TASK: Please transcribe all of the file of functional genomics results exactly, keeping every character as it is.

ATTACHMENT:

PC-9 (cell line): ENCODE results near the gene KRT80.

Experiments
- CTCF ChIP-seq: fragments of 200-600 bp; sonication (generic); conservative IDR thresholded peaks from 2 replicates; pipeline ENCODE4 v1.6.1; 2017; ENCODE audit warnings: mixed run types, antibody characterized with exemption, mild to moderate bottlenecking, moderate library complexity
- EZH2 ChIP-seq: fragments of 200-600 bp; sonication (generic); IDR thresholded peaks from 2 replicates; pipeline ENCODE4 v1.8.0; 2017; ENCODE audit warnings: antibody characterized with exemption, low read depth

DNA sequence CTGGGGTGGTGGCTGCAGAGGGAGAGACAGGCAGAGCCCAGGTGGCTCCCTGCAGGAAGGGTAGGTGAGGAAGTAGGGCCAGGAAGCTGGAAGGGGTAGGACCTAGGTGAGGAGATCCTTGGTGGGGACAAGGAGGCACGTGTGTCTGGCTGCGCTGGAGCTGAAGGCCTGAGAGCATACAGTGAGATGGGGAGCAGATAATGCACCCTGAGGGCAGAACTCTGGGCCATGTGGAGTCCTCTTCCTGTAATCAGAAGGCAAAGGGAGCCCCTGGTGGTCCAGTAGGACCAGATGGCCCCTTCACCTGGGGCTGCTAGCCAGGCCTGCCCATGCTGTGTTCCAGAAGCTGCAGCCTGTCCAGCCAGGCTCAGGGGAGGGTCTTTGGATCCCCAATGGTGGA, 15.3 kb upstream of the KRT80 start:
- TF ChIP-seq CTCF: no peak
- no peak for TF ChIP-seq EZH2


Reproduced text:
PC-9 (cell line): ENCODE results near the gene KRT80.

Experiments
- CTCF ChIP-seq: fragments of 200-600 bp; sonication (generic); conservative IDR thresholded peaks from 2 replicates; pipeline ENCODE4 v1.6.1; 2017; ENCODE audit warnings: mixed run types, antibody characterized with exemption, mild to moderate bottlenecking, moderate library complexity
- EZH2 ChIP-seq: fragments of 200-600 bp; sonication (generic); IDR thresholded peaks from 2 replicates; pipeline ENCODE4 v1.8.0; 2017; ENCODE audit warnings: antibody characterized with exemption, low read depth

DNA sequence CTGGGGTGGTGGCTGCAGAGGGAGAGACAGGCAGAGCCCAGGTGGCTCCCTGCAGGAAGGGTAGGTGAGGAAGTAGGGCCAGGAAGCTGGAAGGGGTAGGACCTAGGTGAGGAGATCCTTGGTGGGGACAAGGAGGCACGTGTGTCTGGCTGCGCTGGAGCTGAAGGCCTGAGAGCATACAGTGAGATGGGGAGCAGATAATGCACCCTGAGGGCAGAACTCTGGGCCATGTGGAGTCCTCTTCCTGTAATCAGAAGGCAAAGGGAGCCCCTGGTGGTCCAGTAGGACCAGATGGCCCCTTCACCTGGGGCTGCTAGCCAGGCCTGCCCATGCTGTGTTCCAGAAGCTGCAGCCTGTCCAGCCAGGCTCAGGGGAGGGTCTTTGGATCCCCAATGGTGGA, 15.3 kb upstream of the KRT80 start:
- TF ChIP-seq CTCF: no peak
- no peak for TF ChIP-seq EZH2